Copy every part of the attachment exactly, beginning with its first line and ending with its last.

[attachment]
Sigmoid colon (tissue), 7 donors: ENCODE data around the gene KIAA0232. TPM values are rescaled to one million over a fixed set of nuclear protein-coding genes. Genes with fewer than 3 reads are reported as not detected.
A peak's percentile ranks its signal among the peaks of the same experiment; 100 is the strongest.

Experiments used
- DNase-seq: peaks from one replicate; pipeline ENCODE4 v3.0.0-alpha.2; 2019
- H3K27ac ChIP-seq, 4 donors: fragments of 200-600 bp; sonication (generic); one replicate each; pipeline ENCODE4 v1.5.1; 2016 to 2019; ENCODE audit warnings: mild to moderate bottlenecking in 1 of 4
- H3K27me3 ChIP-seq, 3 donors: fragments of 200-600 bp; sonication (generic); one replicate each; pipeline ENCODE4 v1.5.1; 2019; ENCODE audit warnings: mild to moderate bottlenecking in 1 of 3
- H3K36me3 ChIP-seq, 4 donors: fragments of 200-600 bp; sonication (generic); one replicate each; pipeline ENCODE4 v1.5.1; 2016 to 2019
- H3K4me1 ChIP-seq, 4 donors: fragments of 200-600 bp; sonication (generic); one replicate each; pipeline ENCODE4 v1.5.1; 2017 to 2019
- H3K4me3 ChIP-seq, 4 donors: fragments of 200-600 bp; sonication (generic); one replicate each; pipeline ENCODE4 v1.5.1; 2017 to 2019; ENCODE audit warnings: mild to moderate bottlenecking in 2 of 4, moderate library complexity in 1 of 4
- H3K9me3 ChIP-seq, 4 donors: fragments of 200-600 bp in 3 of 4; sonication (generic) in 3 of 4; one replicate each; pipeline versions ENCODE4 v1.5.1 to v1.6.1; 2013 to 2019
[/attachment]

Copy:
Sigmoid colon (tissue), 7 donors: ENCODE data around the gene KIAA0232. TPM values are rescaled to one million over a fixed set of nuclear protein-coding genes. Genes with fewer than 3 reads are reported as not detected.
A peak's percentile ranks its signal among the peaks of the same experiment; 100 is the strongest.

Experiments used
- DNase-seq: peaks from one replicate; pipeline ENCODE4 v3.0.0-alpha.2; 2019
- H3K27ac ChIP-seq, 4 donors: fragments of 200-600 bp; sonication (generic); one replicate each; pipeline ENCODE4 v1.5.1; 2016 to 2019; ENCODE audit warnings: mild to moderate bottlenecking in 1 of 4
- H3K27me3 ChIP-seq, 3 donors: fragments of 200-600 bp; sonication (generic); one replicate each; pipeline ENCODE4 v1.5.1; 2019; ENCODE audit warnings: mild to moderate bottlenecking in 1 of 3
- H3K36me3 ChIP-seq, 4 donors: fragments of 200-600 bp; sonication (generic); one replicate each; pipeline ENCODE4 v1.5.1; 2016 to 2019
- H3K4me1 ChIP-seq, 4 donors: fragments of 200-600 bp; sonication (generic); one replicate each; pipeline ENCODE4 v1.5.1; 2017 to 2019
- H3K4me3 ChIP-seq, 4 donors: fragments of 200-600 bp; sonication (generic); one replicate each; pipeline ENCODE4 v1.5.1; 2017 to 2019; ENCODE audit warnings: mild to moderate bottlenecking in 2 of 4, moderate library complexity in 1 of 4
- H3K9me3 ChIP-seq, 4 donors: fragments of 200-600 bp in 3 of 4; sonication (generic) in 3 of 4; one replicate each; pipeline versions ENCODE4 v1.5.1 to v1.6.1; 2013 to 2019